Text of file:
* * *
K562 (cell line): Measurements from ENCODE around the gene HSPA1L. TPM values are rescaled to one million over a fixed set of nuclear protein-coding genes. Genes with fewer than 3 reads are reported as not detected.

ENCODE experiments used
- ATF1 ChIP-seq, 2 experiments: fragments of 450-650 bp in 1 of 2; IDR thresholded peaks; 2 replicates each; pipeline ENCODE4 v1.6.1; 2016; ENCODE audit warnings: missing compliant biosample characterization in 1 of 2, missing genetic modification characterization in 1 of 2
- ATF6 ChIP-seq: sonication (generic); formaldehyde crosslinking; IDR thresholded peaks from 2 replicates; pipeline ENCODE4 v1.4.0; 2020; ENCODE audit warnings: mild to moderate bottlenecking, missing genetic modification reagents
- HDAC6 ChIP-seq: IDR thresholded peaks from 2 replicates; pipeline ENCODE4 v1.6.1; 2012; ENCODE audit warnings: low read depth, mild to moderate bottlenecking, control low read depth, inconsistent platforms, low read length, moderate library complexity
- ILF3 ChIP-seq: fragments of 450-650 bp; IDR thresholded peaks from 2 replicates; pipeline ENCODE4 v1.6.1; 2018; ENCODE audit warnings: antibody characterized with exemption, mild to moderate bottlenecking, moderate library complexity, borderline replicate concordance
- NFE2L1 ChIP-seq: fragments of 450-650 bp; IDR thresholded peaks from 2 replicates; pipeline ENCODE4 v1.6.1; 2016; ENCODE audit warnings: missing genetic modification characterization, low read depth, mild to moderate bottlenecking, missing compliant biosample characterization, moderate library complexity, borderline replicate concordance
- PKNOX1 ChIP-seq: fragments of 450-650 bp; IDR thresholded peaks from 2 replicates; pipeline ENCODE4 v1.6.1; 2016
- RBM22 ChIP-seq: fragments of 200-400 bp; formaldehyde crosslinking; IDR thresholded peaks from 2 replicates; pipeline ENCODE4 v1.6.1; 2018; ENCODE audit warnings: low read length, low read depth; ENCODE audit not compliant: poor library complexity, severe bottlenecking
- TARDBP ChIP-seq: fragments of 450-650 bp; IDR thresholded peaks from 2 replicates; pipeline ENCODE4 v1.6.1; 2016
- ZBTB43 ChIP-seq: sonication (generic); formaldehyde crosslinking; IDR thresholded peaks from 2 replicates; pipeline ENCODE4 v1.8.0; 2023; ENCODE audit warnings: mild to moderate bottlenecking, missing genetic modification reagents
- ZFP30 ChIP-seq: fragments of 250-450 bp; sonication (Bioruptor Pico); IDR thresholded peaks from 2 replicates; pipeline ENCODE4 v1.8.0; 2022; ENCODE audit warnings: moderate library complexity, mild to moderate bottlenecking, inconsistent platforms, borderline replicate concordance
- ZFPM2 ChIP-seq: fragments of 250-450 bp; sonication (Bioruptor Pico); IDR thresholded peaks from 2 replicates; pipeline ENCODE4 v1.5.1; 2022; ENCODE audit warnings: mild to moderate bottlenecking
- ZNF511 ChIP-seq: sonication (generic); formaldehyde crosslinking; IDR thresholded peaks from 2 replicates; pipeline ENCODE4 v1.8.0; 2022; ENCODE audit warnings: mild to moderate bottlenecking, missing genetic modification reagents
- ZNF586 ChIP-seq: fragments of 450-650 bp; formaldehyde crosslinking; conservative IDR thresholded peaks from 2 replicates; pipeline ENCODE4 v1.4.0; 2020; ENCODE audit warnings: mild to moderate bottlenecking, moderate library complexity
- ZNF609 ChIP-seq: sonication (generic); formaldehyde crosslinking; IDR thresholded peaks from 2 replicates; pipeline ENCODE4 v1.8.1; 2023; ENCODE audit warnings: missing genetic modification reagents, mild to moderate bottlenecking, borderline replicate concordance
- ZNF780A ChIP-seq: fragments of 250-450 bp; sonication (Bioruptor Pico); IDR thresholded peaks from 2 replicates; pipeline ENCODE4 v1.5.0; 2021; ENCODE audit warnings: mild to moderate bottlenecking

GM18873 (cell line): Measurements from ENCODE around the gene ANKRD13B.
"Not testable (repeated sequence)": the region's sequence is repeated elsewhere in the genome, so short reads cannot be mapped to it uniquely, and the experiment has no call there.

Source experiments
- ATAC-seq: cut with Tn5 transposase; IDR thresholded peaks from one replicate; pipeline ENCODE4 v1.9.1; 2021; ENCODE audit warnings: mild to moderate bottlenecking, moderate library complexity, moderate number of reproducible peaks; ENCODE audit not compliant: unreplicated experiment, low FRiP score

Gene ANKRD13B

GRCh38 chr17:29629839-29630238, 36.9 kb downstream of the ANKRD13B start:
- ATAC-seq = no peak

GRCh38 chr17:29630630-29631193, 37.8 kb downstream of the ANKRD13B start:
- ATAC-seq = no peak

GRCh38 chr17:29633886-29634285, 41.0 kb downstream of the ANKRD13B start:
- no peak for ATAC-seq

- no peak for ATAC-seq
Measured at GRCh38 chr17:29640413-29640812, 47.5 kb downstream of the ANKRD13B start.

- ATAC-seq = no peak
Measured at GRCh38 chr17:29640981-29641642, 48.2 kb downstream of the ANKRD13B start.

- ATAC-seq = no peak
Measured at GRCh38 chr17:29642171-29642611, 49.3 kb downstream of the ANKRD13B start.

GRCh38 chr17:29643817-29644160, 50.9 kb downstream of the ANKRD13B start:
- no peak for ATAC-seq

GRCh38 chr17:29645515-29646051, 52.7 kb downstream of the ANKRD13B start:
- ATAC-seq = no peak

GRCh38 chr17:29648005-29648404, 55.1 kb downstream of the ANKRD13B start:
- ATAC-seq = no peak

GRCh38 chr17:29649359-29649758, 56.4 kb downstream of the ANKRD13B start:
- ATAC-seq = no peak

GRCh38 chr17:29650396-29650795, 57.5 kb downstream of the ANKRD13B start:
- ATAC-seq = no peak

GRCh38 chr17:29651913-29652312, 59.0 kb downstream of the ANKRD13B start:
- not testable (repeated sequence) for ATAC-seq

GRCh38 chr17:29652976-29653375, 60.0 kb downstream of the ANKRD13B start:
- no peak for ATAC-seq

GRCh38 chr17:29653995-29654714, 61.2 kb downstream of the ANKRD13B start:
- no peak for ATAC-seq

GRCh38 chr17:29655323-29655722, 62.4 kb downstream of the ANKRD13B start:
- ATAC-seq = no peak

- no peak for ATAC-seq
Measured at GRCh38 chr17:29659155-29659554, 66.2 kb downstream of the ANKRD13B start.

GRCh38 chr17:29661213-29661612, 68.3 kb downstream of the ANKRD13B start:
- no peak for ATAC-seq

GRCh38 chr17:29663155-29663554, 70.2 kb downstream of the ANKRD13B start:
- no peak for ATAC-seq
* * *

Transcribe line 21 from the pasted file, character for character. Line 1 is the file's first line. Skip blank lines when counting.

- ATAC-seq: cut with Tn5 transposase; IDR thresholded peaks from one replicate; pipeline ENCODE4 v1.9.1; 2021; ENCODE audit warnings: mild to moderate bottlenecking, moderate library complexity, moderate number of reproducible peaks; ENCODE audit not compliant: unreplicated experiment, low FRiP score